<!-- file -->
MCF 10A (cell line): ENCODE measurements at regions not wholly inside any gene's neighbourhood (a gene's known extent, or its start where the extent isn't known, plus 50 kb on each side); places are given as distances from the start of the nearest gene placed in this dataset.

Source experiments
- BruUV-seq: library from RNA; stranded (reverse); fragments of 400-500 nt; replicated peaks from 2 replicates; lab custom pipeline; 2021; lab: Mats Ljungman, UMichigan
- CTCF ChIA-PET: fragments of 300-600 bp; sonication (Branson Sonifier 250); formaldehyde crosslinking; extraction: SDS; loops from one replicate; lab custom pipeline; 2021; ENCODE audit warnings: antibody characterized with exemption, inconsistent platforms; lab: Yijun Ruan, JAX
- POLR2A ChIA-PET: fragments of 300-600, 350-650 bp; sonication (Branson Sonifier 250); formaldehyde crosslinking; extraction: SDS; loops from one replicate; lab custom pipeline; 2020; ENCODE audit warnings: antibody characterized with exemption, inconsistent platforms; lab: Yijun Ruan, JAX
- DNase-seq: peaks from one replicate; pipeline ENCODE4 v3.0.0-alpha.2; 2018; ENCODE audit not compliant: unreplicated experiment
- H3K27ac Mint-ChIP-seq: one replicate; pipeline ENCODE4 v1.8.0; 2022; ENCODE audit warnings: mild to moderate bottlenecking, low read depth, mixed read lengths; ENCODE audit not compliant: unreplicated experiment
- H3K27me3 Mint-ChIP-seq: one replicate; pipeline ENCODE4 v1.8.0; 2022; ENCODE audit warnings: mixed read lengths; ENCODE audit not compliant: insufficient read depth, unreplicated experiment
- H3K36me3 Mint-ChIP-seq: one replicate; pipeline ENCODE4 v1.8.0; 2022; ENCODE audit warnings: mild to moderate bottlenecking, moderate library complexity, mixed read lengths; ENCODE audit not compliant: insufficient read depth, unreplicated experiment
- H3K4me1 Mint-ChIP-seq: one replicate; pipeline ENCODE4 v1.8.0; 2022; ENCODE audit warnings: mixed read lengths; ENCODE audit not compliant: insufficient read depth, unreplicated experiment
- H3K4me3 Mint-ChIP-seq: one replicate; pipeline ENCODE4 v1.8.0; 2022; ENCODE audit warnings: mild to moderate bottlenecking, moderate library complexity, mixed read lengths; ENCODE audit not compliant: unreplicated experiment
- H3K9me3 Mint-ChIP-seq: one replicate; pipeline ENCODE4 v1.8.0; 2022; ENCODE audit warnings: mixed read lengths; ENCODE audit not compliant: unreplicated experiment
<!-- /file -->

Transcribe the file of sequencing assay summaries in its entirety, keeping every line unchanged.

MCF 10A (cell line): ENCODE measurements at regions not wholly inside any gene's neighbourhood (a gene's known extent, or its start where the extent isn't known, plus 50 kb on each side); places are given as distances from the start of the nearest gene placed in this dataset.

Source experiments
- BruUV-seq: library from RNA; stranded (reverse); fragments of 400-500 nt; replicated peaks from 2 replicates; lab custom pipeline; 2021; lab: Mats Ljungman, UMichigan
- CTCF ChIA-PET: fragments of 300-600 bp; sonication (Branson Sonifier 250); formaldehyde crosslinking; extraction: SDS; loops from one replicate; lab custom pipeline; 2021; ENCODE audit warnings: antibody characterized with exemption, inconsistent platforms; lab: Yijun Ruan, JAX
- POLR2A ChIA-PET: fragments of 300-600, 350-650 bp; sonication (Branson Sonifier 250); formaldehyde crosslinking; extraction: SDS; loops from one replicate; lab custom pipeline; 2020; ENCODE audit warnings: antibody characterized with exemption, inconsistent platforms; lab: Yijun Ruan, JAX
- DNase-seq: peaks from one replicate; pipeline ENCODE4 v3.0.0-alpha.2; 2018; ENCODE audit not compliant: unreplicated experiment
- H3K27ac Mint-ChIP-seq: one replicate; pipeline ENCODE4 v1.8.0; 2022; ENCODE audit warnings: mild to moderate bottlenecking, low read depth, mixed read lengths; ENCODE audit not compliant: unreplicated experiment
- H3K27me3 Mint-ChIP-seq: one replicate; pipeline ENCODE4 v1.8.0; 2022; ENCODE audit warnings: mixed read lengths; ENCODE audit not compliant: insufficient read depth, unreplicated experiment
- H3K36me3 Mint-ChIP-seq: one replicate; pipeline ENCODE4 v1.8.0; 2022; ENCODE audit warnings: mild to moderate bottlenecking, moderate library complexity, mixed read lengths; ENCODE audit not compliant: insufficient read depth, unreplicated experiment
- H3K4me1 Mint-ChIP-seq: one replicate; pipeline ENCODE4 v1.8.0; 2022; ENCODE audit warnings: mixed read lengths; ENCODE audit not compliant: insufficient read depth, unreplicated experiment
- H3K4me3 Mint-ChIP-seq: one replicate; pipeline ENCODE4 v1.8.0; 2022; ENCODE audit warnings: mild to moderate bottlenecking, moderate library complexity, mixed read lengths; ENCODE audit not compliant: unreplicated experiment
- H3K9me3 Mint-ChIP-seq: one replicate; pipeline ENCODE4 v1.8.0; 2022; ENCODE audit warnings: mixed read lengths; ENCODE audit not compliant: unreplicated experiment